Key court case tests right to record the police with a cell phone
This one is interesting, but ultimately it’s a severe stretch to apply wiretapping laws to public streets.
If you pull out your cell phone to make a video of police officers arresting a suspect, are you “secretly recording” them? “No” seems like the obvious answer, but that’s precisely the claim that three police officers made to justify their arrest of a Boston man. In arguments before the US Court of Appeals for the First Circuit on Wednesday, the city also denied the man’s claim that his First or Fourth Amendment rights had been violated.
The case will be an important test of whether the Constitution protects individuals’ right to record the police while they are on duty.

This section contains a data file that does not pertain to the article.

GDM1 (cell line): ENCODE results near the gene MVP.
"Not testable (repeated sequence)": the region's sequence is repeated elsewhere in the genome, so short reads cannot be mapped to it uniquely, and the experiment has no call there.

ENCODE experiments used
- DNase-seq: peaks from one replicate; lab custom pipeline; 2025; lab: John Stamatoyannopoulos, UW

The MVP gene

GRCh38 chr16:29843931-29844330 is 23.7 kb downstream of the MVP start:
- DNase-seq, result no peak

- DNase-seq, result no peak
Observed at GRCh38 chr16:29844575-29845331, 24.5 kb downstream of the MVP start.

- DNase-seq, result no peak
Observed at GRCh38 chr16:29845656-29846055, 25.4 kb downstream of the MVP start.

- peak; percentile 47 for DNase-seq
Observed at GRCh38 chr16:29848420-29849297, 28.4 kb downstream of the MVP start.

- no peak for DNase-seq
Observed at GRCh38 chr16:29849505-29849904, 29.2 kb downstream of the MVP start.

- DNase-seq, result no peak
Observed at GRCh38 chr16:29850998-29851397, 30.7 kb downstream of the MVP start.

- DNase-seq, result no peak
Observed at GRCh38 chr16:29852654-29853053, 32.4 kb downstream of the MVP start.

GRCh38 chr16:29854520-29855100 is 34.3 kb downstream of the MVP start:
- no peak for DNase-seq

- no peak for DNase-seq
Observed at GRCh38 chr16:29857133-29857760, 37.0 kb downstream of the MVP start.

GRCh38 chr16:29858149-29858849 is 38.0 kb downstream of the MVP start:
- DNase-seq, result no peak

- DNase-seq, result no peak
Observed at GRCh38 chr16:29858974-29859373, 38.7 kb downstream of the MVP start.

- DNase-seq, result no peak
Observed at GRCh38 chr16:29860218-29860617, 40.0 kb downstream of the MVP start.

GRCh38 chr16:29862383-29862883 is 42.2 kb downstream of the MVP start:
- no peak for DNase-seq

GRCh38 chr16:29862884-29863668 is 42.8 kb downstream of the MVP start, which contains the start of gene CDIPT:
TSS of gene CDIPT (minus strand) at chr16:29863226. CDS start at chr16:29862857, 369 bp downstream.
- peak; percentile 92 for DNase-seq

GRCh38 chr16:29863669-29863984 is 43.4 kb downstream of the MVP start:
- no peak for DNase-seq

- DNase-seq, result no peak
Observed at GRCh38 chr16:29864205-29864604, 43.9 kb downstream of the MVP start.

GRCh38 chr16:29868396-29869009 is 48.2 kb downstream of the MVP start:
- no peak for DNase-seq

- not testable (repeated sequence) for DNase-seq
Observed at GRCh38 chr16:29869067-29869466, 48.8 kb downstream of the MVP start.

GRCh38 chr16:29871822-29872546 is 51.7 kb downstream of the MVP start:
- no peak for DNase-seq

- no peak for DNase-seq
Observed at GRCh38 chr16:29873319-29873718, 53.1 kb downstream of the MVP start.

In 2007, a man named Simon Glik witnessed another man being arrested on the Boston Common. After hearing a witness say, “you are hurting him, stop,” Glik pulled out his cell phone to document the encounter. When a police officer confronted him, Glik informed the officer that he had witnessed an officer punch the suspect, and acknowledged that he was recording the incident. The officer responded by arresting Glik.
Many states have “one-party notification” wiretapping laws that allow any party to a conversation to secretly record it. But under the strict “two-party notification” laws in Massachusetts, it’s a crime to “secretly record” audio communications unless “all parties to such communication” have given their consent.